Three key themes to the Ofsted’s new Inspection Framework
Ofsted's new framework: how will schools be affected?
Her Majesty’s Chief Inspector, Amanda Spielman, has referred to how the update should help to protect people from disadvantaged backgrounds, or who suffer a disadvantage through a disability or learning difficulty. She observed that those who come to education with a disadvantage of any kind are more likely to be adversely affected when schools place too much weight on performance measures alone.
The new framework seeks to redress that imbalance.
It will also increase a focus on ensuring learners feel safe and do not experience discrimination.
Ofsted has also responded to the demand from parents to give better information about how well behaviour is managed in a school. A new separate behaviour judgement will assess whether schools are creating a calm, well-managed environment free from bullying.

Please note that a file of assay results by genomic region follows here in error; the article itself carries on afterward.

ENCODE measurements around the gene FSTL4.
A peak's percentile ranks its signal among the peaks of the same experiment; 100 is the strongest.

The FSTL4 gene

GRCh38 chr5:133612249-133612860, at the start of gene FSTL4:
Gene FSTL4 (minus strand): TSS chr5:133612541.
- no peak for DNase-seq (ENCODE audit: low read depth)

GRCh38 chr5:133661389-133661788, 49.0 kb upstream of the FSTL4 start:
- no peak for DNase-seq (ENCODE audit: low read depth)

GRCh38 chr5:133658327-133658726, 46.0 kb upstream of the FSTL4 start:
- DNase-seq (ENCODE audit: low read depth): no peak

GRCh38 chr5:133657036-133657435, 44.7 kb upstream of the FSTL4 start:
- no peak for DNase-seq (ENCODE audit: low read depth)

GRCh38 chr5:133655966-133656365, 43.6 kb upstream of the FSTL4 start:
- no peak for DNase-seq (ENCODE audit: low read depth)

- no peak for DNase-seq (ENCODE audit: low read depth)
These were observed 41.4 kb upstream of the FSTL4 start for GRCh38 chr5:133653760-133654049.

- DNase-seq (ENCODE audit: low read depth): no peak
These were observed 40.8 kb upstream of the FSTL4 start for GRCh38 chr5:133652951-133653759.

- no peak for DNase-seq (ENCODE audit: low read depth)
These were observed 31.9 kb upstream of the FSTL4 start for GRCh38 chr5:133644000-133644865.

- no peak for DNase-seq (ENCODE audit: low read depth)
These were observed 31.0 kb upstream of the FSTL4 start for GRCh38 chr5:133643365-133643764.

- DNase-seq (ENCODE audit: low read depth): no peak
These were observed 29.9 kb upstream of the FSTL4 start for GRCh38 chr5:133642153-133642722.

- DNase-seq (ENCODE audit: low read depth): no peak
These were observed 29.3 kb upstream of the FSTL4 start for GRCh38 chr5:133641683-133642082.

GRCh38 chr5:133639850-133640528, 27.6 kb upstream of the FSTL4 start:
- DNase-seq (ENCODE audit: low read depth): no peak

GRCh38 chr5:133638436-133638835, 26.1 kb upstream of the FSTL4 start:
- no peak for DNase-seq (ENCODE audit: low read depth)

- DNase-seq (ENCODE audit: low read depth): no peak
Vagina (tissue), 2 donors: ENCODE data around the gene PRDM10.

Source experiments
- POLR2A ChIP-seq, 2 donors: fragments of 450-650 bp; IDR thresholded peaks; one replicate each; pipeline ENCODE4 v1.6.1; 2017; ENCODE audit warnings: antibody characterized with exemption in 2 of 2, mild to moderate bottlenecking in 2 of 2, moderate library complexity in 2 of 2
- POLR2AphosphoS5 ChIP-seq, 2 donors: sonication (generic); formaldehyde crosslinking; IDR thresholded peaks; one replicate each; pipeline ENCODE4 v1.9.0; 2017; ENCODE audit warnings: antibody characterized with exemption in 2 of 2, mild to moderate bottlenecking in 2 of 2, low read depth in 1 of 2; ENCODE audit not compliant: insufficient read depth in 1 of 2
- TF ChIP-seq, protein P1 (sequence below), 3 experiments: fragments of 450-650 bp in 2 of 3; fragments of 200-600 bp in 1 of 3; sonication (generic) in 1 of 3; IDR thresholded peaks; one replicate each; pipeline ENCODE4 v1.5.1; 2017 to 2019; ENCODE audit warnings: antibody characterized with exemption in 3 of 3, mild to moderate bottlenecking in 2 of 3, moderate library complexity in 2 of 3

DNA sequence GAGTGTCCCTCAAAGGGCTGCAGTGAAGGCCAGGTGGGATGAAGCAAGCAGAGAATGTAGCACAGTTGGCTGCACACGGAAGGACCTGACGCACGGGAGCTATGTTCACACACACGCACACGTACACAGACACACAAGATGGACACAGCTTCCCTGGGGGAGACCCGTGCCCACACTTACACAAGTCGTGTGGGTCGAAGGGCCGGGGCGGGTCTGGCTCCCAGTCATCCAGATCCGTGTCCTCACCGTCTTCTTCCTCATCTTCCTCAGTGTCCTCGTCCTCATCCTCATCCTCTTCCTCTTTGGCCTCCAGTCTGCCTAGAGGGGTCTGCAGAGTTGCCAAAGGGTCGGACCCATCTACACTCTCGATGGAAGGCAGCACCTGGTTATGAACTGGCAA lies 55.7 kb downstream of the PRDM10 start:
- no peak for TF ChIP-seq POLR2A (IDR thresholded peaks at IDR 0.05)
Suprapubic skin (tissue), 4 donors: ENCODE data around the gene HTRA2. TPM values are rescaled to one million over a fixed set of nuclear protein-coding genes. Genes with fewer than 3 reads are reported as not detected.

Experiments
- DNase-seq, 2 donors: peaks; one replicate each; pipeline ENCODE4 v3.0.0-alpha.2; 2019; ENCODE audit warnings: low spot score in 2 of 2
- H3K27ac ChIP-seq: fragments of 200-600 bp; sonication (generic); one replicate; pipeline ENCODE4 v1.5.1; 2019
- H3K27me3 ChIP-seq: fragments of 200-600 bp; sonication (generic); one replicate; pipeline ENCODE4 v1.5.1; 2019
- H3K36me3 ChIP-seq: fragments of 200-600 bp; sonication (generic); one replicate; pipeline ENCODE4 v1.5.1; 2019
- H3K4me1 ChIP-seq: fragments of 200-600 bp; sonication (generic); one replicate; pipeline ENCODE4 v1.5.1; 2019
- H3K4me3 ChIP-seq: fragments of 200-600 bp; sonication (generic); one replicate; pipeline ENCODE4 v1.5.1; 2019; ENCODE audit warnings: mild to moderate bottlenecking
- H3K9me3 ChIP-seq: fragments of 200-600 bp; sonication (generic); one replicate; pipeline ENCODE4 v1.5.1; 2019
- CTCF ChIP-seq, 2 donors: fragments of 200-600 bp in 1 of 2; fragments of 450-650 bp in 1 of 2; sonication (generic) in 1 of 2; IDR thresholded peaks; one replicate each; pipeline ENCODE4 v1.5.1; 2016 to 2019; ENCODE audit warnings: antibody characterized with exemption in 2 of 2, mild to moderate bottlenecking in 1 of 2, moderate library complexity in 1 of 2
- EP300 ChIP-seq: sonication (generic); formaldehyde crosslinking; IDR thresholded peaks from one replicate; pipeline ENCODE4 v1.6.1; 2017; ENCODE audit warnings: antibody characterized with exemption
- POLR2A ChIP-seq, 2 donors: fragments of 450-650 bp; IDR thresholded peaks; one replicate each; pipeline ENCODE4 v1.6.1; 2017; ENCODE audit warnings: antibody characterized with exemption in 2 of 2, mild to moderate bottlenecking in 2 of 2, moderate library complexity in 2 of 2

Leaders are also expected to protect their staff from bullying and harassment under the new framework.
The new ‘personal development judgement’ will recognise the work schools and colleges do to build young people’s resilience and confidence in later life – through work such as cadet forces, National Citizen Service, sports, drama or debating teams.
Staff welfare is also important, and inspectors will be looking at how leaders develop teachers and
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